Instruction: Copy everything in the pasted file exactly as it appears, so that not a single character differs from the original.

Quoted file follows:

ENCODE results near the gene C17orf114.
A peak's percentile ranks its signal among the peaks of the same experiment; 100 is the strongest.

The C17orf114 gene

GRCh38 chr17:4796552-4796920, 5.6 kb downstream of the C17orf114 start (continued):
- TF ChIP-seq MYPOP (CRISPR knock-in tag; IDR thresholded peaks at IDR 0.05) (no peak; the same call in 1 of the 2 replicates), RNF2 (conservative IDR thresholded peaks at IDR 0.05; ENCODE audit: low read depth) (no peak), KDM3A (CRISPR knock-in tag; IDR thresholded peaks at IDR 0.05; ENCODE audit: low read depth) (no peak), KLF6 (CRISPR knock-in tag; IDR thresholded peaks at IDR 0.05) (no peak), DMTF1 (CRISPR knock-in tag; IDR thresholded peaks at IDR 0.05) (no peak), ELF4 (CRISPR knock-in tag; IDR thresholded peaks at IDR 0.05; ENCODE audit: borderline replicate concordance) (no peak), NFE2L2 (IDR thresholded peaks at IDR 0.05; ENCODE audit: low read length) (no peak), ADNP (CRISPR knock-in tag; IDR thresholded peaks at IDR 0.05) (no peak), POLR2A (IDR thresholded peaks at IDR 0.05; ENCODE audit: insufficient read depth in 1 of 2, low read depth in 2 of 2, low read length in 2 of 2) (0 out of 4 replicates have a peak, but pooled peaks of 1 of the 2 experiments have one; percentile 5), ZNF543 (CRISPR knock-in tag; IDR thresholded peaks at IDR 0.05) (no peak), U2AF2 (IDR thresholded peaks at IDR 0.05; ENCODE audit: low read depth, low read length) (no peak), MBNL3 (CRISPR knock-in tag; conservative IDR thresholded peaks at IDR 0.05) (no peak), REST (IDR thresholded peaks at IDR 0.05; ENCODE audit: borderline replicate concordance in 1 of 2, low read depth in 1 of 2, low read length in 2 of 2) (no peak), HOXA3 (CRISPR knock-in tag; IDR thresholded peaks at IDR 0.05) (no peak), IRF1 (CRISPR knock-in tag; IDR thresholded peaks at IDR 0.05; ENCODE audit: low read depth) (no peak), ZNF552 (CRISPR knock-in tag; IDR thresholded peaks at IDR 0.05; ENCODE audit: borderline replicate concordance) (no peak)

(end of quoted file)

ENCODE results near the gene C17orf114.
A peak's percentile ranks its signal among the peaks of the same experiment; 100 is the strongest.

The C17orf114 gene

GRCh38 chr17:4796552-4796920, 5.6 kb downstream of the C17orf114 start (continued):
- TF ChIP-seq MYPOP (CRISPR knock-in tag; IDR thresholded peaks at IDR 0.05) (no peak; the same call in 1 of the 2 replicates), RNF2 (conservative IDR thresholded peaks at IDR 0.05; ENCODE audit: low read depth) (no peak), KDM3A (CRISPR knock-in tag; IDR thresholded peaks at IDR 0.05; ENCODE audit: low read depth) (no peak), KLF6 (CRISPR knock-in tag; IDR thresholded peaks at IDR 0.05) (no peak), DMTF1 (CRISPR knock-in tag; IDR thresholded peaks at IDR 0.05) (no peak), ELF4 (CRISPR knock-in tag; IDR thresholded peaks at IDR 0.05; ENCODE audit: borderline replicate concordance) (no peak), NFE2L2 (IDR thresholded peaks at IDR 0.05; ENCODE audit: low read length) (no peak), ADNP (CRISPR knock-in tag; IDR thresholded peaks at IDR 0.05) (no peak), POLR2A (IDR thresholded peaks at IDR 0.05; ENCODE audit: insufficient read depth in 1 of 2, low read depth in 2 of 2, low read length in 2 of 2) (0 out of 4 replicates have a peak, but pooled peaks of 1 of the 2 experiments have one; percentile 5), ZNF543 (CRISPR knock-in tag; IDR thresholded peaks at IDR 0.05) (no peak), U2AF2 (IDR thresholded peaks at IDR 0.05; ENCODE audit: low read depth, low read length) (no peak), MBNL3 (CRISPR knock-in tag; conservative IDR thresholded peaks at IDR 0.05) (no peak), REST (IDR thresholded peaks at IDR 0.05; ENCODE audit: borderline replicate concordance in 1 of 2, low read depth in 1 of 2, low read length in 2 of 2) (no peak), HOXA3 (CRISPR knock-in tag; IDR thresholded peaks at IDR 0.05) (no peak), IRF1 (CRISPR knock-in tag; IDR thresholded peaks at IDR 0.05; ENCODE audit: low read depth) (no peak), ZNF552 (CRISPR knock-in tag; IDR thresholded peaks at IDR 0.05; ENCODE audit: borderline replicate concordance) (no peak)